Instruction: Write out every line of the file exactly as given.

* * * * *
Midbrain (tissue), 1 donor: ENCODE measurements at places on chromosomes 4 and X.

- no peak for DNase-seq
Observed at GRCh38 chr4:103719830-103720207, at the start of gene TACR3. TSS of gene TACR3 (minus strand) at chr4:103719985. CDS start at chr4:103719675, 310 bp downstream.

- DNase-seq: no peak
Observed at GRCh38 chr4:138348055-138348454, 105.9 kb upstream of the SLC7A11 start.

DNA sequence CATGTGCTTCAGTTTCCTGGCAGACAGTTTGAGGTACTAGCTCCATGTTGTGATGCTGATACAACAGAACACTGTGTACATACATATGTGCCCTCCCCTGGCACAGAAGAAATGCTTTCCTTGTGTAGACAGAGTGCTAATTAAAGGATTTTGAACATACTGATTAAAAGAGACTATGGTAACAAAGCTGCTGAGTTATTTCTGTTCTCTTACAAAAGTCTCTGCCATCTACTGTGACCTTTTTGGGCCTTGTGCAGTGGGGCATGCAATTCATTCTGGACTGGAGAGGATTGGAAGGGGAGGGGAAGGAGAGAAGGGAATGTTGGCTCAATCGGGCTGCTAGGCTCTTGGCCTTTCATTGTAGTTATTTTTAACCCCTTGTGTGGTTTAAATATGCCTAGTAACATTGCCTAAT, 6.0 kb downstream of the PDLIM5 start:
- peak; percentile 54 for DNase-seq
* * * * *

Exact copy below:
Midbrain (tissue), 1 donor: ENCODE measurements at places on chromosomes 4 and X.

- no peak for DNase-seq
Observed at GRCh38 chr4:103719830-103720207, at the start of gene TACR3. TSS of gene TACR3 (minus strand) at chr4:103719985. CDS start at chr4:103719675, 310 bp downstream.

- DNase-seq: no peak
Observed at GRCh38 chr4:138348055-138348454, 105.9 kb upstream of the SLC7A11 start.

DNA sequence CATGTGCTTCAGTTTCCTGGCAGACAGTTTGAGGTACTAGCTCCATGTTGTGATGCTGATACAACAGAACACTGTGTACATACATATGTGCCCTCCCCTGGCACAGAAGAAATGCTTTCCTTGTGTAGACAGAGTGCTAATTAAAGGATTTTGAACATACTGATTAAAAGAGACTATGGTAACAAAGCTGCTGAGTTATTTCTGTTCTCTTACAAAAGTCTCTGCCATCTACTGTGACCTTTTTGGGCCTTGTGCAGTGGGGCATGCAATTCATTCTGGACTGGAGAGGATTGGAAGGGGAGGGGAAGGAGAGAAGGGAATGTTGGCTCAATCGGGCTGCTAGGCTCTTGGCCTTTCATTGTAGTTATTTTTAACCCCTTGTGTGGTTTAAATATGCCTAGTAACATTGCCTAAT, 6.0 kb downstream of the PDLIM5 start:
- peak; percentile 54 for DNase-seq